The concept of wellness can be found across history, from ancient civilizations through the foundational tenets and ethical codes of contemporary counseling and allied mental health and medical disciplines. Counseling professionals in particular have embraced a holistic, wellness-oriented approach that contrasts with traditional medical/illness models, and many of our theoretical approaches have adopted health-enhancing, prevention-oriented ideals. As a result, counselors serve as agents of wellness promotion and models of wellness by integrating and practicing wellness-based philosophies and practices in their personal and professional lives.
The notion of “therapist, heal thyself” is often used to suggest that helping professionals can and will, simply by virtue of their knowledge of wellness ideals and practices, be better prepared to address life’s diverse challenges. Although counselors certainly possess a dynamic range of concepts and interventions that can be applied in times of distress (and eustress), we remain susceptible to life’s idiosyncrasies just as our friends, families and, yes, clients do. Our effectiveness in serving others as counselors, then, is often connected to our ability to maintain a wellness perspective in our own lives.
The question is: How do we go about healing ourselves as counselors and promoting wellness in our own lives? Awareness appears to be a significant first step in promoting counselor wellness.
A common view of wellness depicted in the media is the notion of “I must,” which suggests that people must do specific things and take explicit actions to be considered healthy. For example, obtaining eight hours of sleep per night and drinking eight glasses of water per day are often cited as keys to good health. We are also told that weight training, cardiovascular exercise, a specific body mass index and consistent social interactions are requisites for health and wellness. Although few would argue that these factors have positive wellness implications, actually attaining all the media-driven perceptions of an ideal wellness state is unreasonable, if not impossible, for many individuals.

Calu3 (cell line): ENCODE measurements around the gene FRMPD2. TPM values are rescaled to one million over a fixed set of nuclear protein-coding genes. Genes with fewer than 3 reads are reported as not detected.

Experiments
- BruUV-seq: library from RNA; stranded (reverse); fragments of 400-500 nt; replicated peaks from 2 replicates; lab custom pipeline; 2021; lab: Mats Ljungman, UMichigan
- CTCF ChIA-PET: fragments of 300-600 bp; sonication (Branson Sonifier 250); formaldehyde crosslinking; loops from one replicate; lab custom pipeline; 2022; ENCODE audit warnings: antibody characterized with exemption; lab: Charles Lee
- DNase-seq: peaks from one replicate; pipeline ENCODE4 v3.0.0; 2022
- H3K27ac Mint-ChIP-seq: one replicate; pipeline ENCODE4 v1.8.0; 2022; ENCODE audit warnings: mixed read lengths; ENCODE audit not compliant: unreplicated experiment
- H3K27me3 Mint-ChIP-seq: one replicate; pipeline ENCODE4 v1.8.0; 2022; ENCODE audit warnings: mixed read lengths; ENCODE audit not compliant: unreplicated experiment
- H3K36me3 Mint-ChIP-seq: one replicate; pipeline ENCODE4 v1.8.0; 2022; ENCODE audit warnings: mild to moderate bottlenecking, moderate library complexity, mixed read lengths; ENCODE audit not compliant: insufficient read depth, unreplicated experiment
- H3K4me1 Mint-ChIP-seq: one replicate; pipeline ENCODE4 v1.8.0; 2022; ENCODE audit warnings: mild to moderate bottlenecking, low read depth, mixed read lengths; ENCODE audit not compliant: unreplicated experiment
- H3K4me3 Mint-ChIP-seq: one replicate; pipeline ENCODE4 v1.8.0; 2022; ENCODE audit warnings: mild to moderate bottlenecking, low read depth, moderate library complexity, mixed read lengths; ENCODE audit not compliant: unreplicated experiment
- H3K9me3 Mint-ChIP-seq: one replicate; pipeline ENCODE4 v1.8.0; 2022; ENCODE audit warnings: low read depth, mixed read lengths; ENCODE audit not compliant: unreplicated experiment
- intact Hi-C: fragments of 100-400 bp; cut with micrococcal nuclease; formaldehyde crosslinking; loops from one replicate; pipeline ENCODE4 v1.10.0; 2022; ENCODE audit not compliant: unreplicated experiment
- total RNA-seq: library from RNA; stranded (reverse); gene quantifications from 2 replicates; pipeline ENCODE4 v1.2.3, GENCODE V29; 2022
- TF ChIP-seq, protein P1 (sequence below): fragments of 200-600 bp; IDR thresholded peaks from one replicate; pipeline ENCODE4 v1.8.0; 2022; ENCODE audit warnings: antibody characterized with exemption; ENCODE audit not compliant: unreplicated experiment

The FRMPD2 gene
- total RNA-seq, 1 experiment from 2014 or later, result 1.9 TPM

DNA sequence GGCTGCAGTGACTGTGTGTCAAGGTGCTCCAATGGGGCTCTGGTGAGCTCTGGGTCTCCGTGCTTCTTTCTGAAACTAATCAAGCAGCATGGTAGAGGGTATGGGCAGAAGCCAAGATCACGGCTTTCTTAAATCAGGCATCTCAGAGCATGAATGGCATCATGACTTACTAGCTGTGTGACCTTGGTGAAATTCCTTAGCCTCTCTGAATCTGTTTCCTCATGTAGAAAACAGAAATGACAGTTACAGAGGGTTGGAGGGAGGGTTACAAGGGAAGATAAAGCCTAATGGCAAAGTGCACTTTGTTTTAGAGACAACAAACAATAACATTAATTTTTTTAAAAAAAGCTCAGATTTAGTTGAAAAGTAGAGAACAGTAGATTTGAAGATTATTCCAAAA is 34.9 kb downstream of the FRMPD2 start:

The concept of wellness among counseling and allied health professionals provides a healthier, holistic and evidence-based understanding of wellness. In effect, paying attention to the totality of one’s personal wellness facilitates a more accurate perception of wellness and allows one to devise more intentional, individualized wellness plans.
Increasing counselors’ awareness of their current wellness states is an essential component in healing, maintaining wellness and promoting wellness in others. We view wellness in two forms: perceived wellness and aspirational wellness.
Perceived wellness refers to individuals’ self-understanding of their wellness levels, whereas aspirational wellness refers to the level of wellness people wish to achieve. Similar to the concept of cognitive dissonance and the differences between actual and ideal individual states, this perspective of wellness looks at where people are and where people want to be in relation to their personal well-being.
When people are struggling, who they are (how they perceive themselves) can be vastly different from who they want to be (their aspirations). For example, if we look in the mirror and don’t like what we see, it is likely that there is a discrepancy between what we are seeing (e.g., physically, mentally, emotionally) and what we desire for ourselves. The central idea is that the less discrepancy that exists between one’s perceived and aspirational wellness, the higher one’s potential is for optimal holistic wellness (i.e., if who I am is close to who I want to be, I am more likely to experience well-being). Conversely, the higher the discrepancy is between perceived and aspirational wellness, the less likelihood there is for achieving advanced well-being.
Assessing your wellness
Contemporary wellness models continue to evolve, providing us with expanding views of the meaning and structure of wellness, as well as numerous interventions and strategies for improving distinct aspects of wellness. Although these models have increased our understanding of wellness as a holistic concept, there remains a need to clarify and address the distinctions between perceived and aspirational wellness.
To assess the wellness discrepancies in helping professionals (counselors, psychologists and social workers), two of the authors of this article, Ashley J. Blount and Glenn W. Lambie, developed the Helping Professional Wellness Discrepancy Scale (HPWDS). The wellness domains measured within the HPWDS are:
- Professional and personal development activities
- Leisure activities
The professional and personal development activities domain includes activities such as furthering knowledge in personal and professional arenas, reading or conducting research relating to the helping professions and taking actions to advance general knowledge (e.g., reading a book, attending seminars or conferences).